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Norway suspends its participation in the Treaty on Conventional Armed Forces in Europe

by teleSUR

On Tuesday, the government of Norway decided on Tuesday to temporarily suspend its participation in the Treaty on Conventional Armed Forces in Europe (CFE) in response to Russia’s withdrawal from the pact.


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Oslo condemned Russia’s decision, which it said “undermined the European security architecture, which has been the cornerstone of stability in Europe since the Cold War.”

The government said it will continuously assess the duration of the suspension in consultation with its allies and Nordic neighbors.

At the end of May, Russian President Vladimir Putin signed a law on the denunciation of the Treaty on Conventional Armed Forces in Europe.

On that occasion, Kremlin spokesperson Dmitry Peskov said that Russia’s denunciation of the CFE will have no direct impact because the mechanism has been non-working for a long time. Russia formally withdrew from the CFE at 12 midnight Tuesday.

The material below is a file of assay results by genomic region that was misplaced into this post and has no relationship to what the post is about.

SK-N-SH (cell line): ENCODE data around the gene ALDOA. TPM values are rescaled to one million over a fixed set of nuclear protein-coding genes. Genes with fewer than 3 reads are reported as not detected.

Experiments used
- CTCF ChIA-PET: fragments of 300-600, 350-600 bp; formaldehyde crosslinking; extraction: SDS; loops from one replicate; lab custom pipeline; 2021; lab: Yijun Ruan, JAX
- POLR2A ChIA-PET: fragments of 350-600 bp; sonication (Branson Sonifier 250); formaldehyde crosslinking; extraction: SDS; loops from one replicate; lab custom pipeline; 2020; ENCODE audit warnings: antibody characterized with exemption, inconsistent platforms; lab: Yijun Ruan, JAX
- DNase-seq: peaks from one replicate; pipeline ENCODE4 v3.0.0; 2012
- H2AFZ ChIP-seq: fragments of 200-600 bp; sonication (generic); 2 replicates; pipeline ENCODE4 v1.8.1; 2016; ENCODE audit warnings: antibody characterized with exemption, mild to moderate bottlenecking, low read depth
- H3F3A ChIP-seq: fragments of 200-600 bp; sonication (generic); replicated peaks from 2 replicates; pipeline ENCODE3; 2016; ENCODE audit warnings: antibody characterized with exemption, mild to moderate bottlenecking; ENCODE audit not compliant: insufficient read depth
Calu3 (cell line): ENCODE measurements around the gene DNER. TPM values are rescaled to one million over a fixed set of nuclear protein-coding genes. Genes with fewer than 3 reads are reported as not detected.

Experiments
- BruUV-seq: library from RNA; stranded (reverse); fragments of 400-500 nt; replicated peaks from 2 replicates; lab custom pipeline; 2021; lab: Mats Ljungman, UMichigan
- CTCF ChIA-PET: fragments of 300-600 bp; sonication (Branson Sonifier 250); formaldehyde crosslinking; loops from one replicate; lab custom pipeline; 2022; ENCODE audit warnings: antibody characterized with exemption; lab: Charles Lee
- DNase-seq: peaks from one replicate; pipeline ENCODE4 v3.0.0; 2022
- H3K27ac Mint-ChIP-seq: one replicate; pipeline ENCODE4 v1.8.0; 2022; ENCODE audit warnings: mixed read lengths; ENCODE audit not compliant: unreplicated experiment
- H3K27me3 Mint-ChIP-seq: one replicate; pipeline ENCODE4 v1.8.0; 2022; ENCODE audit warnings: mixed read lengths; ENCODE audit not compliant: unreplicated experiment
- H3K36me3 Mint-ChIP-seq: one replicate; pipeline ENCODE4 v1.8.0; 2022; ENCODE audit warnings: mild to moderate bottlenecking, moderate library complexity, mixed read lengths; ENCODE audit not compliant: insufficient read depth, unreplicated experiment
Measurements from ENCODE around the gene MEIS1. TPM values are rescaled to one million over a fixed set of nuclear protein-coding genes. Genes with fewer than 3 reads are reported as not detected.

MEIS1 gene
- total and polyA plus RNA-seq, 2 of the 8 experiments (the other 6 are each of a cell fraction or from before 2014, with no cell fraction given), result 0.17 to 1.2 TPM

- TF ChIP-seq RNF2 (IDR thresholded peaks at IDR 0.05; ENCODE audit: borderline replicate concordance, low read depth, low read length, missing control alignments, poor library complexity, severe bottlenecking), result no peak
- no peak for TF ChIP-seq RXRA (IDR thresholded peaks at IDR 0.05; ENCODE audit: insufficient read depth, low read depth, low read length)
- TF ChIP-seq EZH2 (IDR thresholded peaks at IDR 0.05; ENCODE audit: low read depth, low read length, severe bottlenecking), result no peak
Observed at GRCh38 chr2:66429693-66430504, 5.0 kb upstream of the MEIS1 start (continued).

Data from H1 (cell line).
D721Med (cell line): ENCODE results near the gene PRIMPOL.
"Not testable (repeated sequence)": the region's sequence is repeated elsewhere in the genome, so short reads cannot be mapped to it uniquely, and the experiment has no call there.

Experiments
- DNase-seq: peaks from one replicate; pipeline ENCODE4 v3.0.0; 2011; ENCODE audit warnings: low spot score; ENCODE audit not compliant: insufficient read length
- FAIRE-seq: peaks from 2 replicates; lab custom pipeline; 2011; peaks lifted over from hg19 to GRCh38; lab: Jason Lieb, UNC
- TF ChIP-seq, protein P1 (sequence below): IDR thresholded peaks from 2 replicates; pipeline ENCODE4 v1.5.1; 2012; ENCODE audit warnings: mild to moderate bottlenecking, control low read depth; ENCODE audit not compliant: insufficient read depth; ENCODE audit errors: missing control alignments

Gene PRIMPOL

The CFE was signed in 1990 by the Warsaw Treaty Organization and 16 NATO member states, namely, Belgium, Britain, Canada, Denmark, France, Germany, Greece, Iceland, Italy, Luxembourg, Netherlands, Norway, Portugal, Spain, United States, and Turkey.

The pact was aimed at establishing a balance between the two military alliances by setting limits on the quantities of weapons and military equipment that all parties were allowed to amass.

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